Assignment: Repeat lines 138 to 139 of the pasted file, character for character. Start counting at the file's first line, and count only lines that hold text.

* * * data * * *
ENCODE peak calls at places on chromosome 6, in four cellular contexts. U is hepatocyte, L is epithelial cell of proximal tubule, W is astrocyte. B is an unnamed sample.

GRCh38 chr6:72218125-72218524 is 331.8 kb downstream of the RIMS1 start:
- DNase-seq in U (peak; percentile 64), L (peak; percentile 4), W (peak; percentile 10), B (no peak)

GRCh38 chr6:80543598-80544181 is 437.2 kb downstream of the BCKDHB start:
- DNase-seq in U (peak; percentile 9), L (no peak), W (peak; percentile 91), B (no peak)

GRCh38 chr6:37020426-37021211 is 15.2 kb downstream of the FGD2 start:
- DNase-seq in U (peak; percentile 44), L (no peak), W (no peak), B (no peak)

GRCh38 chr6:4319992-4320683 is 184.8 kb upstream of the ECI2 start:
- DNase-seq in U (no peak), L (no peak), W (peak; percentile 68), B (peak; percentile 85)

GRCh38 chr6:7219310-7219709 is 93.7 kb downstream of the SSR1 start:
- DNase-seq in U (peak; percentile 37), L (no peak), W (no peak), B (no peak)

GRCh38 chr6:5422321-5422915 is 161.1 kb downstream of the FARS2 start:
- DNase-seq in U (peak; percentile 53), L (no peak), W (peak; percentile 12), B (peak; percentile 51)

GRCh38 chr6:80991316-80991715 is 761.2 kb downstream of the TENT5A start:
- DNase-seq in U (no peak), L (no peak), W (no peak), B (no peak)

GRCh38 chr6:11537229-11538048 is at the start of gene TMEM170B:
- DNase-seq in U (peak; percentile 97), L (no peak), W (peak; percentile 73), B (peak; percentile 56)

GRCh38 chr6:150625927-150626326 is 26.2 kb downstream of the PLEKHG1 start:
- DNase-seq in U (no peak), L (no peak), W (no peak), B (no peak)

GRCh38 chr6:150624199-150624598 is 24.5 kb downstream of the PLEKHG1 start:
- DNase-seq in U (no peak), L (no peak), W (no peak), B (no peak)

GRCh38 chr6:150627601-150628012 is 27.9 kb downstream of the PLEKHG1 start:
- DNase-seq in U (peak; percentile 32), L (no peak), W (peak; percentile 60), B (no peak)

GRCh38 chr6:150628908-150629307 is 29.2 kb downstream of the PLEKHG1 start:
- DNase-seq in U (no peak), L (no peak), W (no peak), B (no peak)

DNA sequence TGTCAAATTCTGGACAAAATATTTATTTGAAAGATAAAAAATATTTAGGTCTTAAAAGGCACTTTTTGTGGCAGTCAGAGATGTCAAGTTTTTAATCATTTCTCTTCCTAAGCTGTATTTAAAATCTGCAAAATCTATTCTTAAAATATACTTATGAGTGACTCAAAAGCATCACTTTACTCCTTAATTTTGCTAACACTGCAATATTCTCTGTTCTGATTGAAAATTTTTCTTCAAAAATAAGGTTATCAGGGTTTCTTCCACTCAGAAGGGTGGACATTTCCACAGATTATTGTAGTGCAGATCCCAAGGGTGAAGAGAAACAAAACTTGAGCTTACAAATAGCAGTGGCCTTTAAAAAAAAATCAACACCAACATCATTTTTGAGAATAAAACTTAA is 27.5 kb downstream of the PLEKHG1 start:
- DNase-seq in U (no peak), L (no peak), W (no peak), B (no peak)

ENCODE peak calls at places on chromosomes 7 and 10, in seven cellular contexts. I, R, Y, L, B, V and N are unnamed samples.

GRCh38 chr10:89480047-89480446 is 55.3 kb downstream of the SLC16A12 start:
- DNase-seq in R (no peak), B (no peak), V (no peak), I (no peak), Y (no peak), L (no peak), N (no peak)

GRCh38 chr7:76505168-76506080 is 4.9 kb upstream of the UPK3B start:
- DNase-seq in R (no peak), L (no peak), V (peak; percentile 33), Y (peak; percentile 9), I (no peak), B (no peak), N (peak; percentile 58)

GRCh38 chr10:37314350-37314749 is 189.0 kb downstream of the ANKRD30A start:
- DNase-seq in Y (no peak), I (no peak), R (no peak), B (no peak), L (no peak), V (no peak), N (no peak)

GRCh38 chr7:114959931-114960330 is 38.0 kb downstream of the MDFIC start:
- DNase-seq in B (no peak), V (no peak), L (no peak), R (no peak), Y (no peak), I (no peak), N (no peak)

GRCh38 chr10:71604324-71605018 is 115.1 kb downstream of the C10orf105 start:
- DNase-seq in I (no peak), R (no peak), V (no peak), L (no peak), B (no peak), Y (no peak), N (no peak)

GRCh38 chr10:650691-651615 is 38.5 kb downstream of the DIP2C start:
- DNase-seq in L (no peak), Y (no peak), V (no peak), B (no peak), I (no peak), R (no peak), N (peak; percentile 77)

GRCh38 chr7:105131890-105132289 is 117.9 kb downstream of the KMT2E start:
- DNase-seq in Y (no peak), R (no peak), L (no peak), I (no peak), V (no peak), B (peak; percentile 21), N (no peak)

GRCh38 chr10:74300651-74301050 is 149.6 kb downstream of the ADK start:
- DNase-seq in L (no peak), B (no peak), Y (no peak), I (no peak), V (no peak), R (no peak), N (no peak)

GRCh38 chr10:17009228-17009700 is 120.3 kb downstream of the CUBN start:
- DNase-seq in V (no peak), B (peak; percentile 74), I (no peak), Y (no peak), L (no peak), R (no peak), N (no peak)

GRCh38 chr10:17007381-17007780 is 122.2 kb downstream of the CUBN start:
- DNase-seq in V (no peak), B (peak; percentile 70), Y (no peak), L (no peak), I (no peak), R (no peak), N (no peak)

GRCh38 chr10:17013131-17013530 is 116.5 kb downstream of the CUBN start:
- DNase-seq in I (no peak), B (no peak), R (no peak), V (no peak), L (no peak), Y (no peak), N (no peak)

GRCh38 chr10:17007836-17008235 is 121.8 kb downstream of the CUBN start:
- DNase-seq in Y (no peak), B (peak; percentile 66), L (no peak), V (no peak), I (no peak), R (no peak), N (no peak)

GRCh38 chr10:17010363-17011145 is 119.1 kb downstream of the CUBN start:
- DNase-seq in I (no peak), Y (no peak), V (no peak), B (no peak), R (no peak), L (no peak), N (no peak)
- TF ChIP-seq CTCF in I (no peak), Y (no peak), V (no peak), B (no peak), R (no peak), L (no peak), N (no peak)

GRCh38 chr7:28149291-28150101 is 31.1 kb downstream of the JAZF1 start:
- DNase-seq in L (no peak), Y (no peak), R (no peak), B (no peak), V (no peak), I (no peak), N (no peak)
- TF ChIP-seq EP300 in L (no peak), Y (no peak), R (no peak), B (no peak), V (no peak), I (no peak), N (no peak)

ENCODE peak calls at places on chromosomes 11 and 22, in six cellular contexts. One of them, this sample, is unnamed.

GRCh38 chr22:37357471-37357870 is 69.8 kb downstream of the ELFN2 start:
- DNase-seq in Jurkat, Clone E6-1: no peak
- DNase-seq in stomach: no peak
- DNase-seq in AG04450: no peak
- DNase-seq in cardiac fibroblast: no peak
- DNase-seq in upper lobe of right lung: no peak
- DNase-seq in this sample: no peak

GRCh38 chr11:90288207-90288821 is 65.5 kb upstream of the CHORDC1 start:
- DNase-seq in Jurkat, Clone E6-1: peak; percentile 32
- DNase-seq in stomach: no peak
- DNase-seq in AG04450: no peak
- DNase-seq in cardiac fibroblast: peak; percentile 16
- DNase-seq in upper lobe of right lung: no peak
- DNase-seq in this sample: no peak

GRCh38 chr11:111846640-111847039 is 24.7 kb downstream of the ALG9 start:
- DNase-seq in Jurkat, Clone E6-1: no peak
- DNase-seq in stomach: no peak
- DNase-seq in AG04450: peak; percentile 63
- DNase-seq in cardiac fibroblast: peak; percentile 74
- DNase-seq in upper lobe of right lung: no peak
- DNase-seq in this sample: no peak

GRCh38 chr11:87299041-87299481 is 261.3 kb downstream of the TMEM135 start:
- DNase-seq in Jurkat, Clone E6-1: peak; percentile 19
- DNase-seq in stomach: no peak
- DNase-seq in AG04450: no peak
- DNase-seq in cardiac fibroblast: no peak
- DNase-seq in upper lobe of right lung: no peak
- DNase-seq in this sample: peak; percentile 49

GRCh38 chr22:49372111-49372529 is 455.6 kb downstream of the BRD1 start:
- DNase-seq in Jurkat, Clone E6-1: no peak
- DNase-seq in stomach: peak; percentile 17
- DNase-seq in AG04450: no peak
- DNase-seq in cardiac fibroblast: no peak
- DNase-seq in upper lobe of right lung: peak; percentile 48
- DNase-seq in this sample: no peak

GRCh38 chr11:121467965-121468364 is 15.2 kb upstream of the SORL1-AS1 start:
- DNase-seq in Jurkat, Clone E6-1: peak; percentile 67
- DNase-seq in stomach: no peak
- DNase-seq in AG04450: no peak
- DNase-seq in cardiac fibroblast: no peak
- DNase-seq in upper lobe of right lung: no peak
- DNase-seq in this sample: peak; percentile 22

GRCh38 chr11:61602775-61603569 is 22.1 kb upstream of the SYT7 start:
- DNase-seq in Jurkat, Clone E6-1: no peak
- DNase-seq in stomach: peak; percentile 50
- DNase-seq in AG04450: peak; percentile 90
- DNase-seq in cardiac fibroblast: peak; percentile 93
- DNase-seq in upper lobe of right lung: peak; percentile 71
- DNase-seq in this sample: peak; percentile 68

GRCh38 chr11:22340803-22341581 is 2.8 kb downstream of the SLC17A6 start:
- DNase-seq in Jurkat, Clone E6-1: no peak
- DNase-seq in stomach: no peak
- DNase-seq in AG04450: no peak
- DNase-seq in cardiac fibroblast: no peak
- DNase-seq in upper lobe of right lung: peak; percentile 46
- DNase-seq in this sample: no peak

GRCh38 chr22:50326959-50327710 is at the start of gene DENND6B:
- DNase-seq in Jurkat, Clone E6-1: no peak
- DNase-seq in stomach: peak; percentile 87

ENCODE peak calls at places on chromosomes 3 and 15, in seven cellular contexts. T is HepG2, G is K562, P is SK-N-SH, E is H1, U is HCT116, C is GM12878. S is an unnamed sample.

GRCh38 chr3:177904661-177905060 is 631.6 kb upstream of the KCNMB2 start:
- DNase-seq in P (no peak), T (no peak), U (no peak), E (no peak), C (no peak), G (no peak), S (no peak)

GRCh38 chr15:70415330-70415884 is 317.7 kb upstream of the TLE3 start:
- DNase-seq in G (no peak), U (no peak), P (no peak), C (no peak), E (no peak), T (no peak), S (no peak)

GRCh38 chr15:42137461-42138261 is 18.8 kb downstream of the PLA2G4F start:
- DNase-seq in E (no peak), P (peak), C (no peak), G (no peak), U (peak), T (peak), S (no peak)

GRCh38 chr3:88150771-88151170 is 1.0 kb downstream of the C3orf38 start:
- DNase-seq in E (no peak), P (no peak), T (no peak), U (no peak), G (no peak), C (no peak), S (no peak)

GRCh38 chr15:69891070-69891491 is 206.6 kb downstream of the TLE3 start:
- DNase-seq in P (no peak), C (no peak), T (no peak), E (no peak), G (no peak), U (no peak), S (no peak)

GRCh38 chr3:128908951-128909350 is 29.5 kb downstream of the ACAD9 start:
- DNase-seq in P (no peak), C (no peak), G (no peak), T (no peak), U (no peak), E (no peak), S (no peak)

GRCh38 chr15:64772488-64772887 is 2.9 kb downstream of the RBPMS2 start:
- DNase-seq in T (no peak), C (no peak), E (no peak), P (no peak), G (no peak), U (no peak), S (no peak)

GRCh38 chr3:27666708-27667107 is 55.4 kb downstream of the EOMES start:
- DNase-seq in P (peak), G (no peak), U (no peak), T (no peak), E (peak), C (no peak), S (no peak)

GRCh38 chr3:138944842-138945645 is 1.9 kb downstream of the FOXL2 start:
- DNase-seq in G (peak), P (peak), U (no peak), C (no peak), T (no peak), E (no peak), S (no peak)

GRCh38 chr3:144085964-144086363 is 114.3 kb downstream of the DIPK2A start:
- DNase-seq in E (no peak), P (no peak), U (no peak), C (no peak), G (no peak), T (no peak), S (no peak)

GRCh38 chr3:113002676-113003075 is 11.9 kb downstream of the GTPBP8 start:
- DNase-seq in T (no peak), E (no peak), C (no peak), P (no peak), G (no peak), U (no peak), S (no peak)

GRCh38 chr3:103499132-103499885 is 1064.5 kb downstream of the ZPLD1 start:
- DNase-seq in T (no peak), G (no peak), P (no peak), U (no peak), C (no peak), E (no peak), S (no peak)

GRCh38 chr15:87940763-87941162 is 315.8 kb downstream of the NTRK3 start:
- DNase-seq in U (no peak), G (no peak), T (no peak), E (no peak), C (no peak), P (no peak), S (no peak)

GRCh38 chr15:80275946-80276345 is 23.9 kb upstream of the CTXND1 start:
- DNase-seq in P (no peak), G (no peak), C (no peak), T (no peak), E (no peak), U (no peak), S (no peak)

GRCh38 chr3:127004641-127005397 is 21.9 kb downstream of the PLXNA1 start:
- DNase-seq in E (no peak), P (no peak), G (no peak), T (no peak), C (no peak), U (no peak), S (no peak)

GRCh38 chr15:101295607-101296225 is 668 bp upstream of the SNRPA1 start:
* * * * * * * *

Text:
GRCh38 chr3:144085964-144086363 is 114.3 kb downstream of the DIPK2A start:
- DNase-seq in E (no peak), P (no peak), U (no peak), C (no peak), G (no peak), T (no peak), S (no peak)